Elise Gregg | Editor-in-Chief
Students from Students for Justice in Palestine at FIU were removed from Graham Center last night for chanting too loudly and disrupting a screening of footage from Oct. 7.
The screening, held at the Modesto Maidique Campus in the Graham Center, was hosted by Hillel at FIU and the Consulate General of Israel. At 5:00 p.m. on Jan. 24, students were invited to watch “raw video footage collected from a variety of sources, including body cameras and cell phones used by HAMAS’ terrorists to film the barbaric massacre of October 7th.”
The footage was condensed into a 47-minute edited film, which SJP-FIU sat in on “to protest the presence of a representative of the occupying state on campus, promoting Israeli propaganda and justifying the genocide taking place in Gaza” according to their Instagram.
“The event taking place in GC 355 centered around a private film screening with the purpose of manufacturing consent for genocide,” SJP-FIU’s Instagram post reads, showing videos of students being led out of GC. “Our chants against genocide were deemed unacceptable by the weapons of the institution, and the police removed us physically from the premises.”
According to FIU Police Chief Alexander Casas, the removal occurred around 5:30. He told PantherNOW that students stood at the top of the stairwell, initially “impeding access” to the room but moved when asked.
Casas said they began chanting when the screening started, loud enough that it disrupted the film. At that point he went out to ask them to keep it down, saying otherwise they were fine to stay.
“Had they not disrupted the event they absolutely would have been allowed to stay,” said Casas, calling the night “uneventful”, with students largely complying with officers.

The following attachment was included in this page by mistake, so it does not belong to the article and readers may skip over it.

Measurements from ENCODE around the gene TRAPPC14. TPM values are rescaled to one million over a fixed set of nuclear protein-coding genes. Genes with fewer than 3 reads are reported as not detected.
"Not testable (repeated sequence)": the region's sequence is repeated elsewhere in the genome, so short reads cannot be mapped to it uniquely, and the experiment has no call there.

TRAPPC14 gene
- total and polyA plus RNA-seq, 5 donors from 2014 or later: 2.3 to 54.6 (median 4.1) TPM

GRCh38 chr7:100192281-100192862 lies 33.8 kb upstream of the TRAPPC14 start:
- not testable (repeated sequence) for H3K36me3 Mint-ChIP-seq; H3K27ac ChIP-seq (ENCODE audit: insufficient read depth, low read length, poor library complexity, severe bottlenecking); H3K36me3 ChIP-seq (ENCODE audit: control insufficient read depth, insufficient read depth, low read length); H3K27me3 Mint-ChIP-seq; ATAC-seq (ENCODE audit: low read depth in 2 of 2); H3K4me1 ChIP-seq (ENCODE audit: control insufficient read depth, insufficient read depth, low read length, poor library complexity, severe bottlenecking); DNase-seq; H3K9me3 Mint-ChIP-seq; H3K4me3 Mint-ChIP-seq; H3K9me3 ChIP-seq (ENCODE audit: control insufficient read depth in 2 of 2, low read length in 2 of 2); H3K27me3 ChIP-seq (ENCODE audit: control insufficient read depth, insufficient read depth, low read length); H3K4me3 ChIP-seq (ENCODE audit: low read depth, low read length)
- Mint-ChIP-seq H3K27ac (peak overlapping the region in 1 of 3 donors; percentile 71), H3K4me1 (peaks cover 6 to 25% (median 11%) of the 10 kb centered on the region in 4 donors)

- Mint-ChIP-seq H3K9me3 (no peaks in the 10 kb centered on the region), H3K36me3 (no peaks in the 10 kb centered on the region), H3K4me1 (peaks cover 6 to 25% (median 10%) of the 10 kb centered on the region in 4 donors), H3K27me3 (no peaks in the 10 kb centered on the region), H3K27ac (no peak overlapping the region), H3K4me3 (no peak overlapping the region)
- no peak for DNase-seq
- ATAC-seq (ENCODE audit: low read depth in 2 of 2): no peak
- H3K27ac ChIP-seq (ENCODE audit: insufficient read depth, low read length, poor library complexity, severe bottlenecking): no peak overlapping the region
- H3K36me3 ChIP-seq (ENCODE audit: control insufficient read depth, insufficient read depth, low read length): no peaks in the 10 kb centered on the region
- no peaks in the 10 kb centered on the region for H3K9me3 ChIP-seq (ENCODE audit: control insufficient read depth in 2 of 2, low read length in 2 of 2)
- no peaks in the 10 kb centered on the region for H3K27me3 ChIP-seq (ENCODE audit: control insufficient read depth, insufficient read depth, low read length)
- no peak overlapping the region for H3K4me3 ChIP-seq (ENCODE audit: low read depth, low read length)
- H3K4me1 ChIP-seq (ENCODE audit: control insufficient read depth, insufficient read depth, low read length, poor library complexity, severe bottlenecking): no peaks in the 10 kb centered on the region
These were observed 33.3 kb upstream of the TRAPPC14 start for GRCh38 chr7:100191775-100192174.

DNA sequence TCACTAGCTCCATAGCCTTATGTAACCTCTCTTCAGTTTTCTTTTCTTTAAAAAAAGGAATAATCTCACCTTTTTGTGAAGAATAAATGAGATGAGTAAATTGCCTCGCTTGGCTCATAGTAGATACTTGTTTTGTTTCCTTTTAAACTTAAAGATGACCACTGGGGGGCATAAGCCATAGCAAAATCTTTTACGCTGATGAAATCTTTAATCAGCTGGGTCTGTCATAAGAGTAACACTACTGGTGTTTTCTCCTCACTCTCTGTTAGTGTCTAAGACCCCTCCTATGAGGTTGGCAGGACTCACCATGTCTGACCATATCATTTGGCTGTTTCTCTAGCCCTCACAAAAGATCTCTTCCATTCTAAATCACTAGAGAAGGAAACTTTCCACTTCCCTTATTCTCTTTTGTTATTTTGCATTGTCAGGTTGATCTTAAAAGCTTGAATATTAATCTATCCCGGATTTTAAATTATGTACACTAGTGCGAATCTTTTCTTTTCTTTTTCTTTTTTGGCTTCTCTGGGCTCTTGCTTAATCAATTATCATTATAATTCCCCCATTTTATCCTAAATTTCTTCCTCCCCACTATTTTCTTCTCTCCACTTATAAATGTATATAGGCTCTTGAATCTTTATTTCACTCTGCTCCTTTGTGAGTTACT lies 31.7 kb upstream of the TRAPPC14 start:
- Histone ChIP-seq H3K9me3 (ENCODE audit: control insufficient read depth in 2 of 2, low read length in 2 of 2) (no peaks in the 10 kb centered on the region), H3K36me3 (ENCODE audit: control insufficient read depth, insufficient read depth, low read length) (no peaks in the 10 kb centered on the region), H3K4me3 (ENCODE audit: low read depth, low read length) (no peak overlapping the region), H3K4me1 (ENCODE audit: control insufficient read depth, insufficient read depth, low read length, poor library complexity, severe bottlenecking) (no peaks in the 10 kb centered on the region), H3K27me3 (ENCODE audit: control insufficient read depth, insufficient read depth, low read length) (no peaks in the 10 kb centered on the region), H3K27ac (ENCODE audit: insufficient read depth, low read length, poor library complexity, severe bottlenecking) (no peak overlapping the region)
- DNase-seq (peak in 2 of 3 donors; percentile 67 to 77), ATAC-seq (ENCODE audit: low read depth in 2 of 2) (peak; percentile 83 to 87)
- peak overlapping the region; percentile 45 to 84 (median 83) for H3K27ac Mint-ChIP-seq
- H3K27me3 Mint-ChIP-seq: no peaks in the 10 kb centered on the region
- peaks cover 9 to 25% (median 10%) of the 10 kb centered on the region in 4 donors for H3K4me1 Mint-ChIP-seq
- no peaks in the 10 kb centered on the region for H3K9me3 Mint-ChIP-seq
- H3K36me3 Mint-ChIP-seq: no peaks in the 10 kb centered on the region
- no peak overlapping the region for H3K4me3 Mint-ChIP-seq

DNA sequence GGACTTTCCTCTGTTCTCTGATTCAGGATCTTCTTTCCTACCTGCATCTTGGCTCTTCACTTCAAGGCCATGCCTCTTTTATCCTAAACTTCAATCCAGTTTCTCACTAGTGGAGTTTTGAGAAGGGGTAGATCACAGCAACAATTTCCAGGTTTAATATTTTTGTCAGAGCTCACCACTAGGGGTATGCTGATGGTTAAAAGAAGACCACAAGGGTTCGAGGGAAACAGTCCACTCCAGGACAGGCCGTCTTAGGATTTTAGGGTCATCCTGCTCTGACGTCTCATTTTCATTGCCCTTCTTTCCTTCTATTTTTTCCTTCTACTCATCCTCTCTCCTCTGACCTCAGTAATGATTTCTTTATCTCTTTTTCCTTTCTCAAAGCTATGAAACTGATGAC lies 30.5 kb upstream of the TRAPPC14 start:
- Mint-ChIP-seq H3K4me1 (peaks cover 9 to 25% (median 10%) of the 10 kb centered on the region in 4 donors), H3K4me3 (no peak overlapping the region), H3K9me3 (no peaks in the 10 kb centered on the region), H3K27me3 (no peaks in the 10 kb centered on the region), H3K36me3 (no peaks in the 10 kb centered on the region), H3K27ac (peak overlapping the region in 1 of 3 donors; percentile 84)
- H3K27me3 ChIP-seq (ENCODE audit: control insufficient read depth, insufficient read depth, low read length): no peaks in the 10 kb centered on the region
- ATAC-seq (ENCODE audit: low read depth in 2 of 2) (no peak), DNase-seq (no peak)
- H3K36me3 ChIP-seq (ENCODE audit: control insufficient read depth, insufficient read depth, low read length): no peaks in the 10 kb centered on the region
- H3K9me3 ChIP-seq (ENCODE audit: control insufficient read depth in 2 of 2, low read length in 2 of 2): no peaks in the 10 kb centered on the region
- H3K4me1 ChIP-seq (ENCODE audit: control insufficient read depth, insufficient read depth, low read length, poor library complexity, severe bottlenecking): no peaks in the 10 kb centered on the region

“They kept disrupting the event; we asked them to leave, at which time they did.”
The evening ended with protestors chanting on the Graham Center lawn.
In an interview with PantherNOW, Hillel director Jon Warech said that this protest was a step beyond what was acceptable.
“To suggest that we’re somehow the aggressor…really crosses the line,” Warech said, saying he felt that it was harassment of students, faculty and staff to be told they “had blood on their hands” as they entered and exited the screening.
“To falsely yell about genocide…when we just watched our own people die is horrendous.”
PantherNOW reached out to the Israel Consulate General, along with YDSA and SJP at FIU for comment. PantherNOW is waiting for comment from the former two organizations, but received a written statement from SJP via Instagram.
“SJP vehemently disapproves of the presence of any Israeli representative on campus, especially those actively supporting the occupation and genocide committed by the genocidal apartheid regime – a threat posed to Palestinian, Arab, Muslim, anti-zionist Jewish, and all other students, faculty, and staff who oppose the countless Israeli war crimes and their violations of international law,” the statement reads.
“Our sit-in, a demonstration of our solidarity with the Palestinian people currently confined in an open air prison, was solely centered around our objection to the Consulate General of Israel in Miami hosting an event at FIU, the presence of a ‘formal representative of the State of Israel,’ and the support of the representative from faculty, student senators who aren’t acting in the interests of the student body with the aim of pushing back our Ceasefire Now resolution, and Board of Trustees members, like Marc Sarnoff, who strongly supports Israeli apartheid.”